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I sold my house, got rid of most of my possessions... and started to get much more out of my life

Once Joy Lo Dico dreamed of a big house full of stuff. Then she started getting rid of things — and couldn’t stop

When friends drop by my flat, they ask, “Is this it?”. My answer is, “Yes, it is all I need.” Ten years ago, I owned a three-bedroom house in Shepherd’s Bush. I sold it and rented a good-sized flat in central London.

Then I gave that up and moved and moved again, each time to a slightly smaller, neater version until I ended up in the place in which I’m typing this now, with big windows on to the street and not much more in it.

Each time I up sticks, I shed a few more possessions until I am down to a core of furniture, an electric piano for guests to play, a few prints that I love, three shelves of books, an almost empty kitchen and a workhorse of a laptop. I leave the house with just a wallet, phone and keys and walk.

My London life has become simplicity itself.

We are told a story about how our lives should unfold: as you grow up, so too should your life expand.

You acquire more things — some that you need, many that you don’t — you should aspire to owning a house, and then a bigger one in which to put your growing pile of possessions and perhaps family as well, one to match your status and ego. And you get stronger locks on your doors to protect it all. It was a narrative I believed until about nine years ago, when a quiet rebellion began within me.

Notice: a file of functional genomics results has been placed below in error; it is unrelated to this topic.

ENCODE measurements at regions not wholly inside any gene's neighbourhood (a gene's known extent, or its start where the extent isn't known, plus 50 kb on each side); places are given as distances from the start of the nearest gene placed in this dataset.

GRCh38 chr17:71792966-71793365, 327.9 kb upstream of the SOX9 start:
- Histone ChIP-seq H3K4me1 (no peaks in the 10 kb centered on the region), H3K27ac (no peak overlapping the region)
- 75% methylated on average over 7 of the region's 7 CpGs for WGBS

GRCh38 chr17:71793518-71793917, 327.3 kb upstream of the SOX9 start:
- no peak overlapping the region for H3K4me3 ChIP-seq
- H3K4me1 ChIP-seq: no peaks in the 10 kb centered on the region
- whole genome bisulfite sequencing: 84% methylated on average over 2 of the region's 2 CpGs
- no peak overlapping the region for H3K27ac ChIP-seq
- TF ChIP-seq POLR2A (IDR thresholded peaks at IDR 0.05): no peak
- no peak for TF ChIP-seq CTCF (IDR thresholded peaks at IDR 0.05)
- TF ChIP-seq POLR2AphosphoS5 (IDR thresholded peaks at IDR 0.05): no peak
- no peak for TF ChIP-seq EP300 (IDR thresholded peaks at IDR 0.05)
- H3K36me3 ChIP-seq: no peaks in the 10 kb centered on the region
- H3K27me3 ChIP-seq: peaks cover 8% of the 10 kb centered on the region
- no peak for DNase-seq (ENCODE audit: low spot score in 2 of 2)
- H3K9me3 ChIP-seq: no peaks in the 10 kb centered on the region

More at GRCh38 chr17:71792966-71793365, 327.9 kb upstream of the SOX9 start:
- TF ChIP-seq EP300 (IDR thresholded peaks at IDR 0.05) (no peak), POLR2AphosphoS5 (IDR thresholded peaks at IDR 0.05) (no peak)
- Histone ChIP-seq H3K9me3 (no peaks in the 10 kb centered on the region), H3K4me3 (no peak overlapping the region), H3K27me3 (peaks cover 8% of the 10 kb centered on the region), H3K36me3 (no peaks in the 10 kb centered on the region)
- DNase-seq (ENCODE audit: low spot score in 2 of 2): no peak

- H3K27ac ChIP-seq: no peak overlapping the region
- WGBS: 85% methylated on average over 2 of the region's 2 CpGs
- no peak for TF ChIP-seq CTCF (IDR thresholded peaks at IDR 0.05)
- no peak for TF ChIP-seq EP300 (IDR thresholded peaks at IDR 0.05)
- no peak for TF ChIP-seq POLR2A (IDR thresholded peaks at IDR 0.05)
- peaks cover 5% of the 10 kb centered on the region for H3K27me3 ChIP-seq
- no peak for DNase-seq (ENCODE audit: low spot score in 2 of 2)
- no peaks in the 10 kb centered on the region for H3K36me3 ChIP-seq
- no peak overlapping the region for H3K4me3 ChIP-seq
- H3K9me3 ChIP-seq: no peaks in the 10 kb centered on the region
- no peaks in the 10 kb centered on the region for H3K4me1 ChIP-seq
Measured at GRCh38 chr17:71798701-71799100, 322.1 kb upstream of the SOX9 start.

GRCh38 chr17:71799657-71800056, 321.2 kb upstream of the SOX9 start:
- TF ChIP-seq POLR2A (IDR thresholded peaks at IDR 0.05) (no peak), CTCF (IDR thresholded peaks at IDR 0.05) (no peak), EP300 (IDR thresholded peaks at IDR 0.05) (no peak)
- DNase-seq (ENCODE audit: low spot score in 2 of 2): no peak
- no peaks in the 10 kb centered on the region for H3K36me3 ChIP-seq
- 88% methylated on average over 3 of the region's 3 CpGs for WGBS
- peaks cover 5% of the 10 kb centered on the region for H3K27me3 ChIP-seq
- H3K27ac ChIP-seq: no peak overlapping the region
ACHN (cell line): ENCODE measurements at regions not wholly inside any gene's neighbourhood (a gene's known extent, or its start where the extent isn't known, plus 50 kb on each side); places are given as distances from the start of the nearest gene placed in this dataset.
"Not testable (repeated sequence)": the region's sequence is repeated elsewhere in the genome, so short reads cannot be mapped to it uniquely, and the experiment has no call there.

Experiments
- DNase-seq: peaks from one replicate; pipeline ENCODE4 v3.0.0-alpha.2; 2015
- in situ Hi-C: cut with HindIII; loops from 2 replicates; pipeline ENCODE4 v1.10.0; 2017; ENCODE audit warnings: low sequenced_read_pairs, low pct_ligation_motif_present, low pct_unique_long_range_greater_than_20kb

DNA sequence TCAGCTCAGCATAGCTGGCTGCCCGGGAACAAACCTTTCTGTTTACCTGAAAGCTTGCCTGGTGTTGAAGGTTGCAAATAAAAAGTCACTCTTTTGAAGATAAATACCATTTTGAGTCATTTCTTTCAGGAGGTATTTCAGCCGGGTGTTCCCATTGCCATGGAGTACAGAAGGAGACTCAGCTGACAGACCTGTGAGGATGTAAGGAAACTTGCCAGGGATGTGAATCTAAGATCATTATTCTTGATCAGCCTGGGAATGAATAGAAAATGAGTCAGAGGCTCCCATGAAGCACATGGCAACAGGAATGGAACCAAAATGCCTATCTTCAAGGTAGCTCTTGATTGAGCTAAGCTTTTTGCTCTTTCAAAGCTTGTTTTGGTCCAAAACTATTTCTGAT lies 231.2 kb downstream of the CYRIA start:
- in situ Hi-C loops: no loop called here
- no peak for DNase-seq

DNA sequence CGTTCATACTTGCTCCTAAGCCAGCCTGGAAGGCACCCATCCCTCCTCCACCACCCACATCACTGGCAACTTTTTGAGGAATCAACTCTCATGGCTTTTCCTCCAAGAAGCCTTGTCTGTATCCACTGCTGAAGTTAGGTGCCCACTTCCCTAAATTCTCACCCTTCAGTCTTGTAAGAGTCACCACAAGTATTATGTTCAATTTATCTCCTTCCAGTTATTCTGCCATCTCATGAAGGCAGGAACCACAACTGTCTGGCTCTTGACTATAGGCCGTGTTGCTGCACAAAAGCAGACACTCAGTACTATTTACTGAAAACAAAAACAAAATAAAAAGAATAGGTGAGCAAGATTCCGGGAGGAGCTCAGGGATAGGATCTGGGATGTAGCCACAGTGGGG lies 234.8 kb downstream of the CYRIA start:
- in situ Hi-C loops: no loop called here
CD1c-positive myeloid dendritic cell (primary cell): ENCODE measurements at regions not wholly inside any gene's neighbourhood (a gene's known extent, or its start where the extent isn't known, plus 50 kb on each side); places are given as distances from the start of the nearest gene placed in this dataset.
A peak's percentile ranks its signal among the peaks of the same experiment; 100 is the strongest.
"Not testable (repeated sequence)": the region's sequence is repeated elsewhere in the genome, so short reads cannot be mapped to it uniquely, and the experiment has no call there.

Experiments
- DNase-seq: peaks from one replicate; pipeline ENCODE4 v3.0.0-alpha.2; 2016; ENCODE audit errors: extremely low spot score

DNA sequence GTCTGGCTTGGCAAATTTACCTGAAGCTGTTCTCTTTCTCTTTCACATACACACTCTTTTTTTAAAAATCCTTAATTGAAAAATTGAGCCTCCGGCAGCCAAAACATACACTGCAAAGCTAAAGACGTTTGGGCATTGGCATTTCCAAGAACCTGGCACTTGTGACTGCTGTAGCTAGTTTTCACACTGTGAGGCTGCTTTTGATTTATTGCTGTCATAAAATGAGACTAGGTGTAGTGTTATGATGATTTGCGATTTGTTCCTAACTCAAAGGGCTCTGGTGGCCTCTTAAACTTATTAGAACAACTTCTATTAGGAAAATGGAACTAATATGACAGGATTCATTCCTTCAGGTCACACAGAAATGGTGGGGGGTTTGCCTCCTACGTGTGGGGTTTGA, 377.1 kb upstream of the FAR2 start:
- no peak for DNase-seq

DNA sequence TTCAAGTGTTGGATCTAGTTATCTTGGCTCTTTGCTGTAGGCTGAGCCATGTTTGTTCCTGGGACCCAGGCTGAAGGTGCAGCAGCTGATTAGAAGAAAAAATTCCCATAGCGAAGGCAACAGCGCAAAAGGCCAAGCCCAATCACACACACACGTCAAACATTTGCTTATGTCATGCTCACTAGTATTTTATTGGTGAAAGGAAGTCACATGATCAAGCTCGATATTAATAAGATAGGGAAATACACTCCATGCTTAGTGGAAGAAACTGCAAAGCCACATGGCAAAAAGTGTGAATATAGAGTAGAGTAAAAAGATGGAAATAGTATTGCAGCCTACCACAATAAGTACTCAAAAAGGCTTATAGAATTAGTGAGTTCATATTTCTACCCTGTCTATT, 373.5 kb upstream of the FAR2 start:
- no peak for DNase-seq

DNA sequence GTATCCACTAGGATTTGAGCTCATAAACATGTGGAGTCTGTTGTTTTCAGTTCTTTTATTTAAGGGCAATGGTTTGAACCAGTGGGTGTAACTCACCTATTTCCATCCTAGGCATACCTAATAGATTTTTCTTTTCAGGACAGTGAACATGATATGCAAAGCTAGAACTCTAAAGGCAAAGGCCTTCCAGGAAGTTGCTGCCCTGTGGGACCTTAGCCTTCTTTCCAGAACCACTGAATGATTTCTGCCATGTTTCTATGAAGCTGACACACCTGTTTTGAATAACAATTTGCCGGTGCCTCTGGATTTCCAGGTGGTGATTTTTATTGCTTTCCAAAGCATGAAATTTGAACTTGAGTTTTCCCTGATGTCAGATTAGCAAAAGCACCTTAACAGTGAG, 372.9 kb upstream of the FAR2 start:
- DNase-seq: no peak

I was reminded of it when the Swedish music streaming company Spotify floated on the New York Stock Exchange earlier this month for $25bn.

My marriage had long since ended; the house was a hangover from it. I had everything one could want and yet felt empty. Spotify filled the silence through the speakers of my laptop.

I began wandering down the roads of music collections I could never own, tracing songs through cover versions and rooting around in history without obligation. No more paying for iTunes.

But it did something else: it changed my physical world. The drawers in my living room, which had been stuffed full of cassettes and CDs, became irrelevant and went unopened.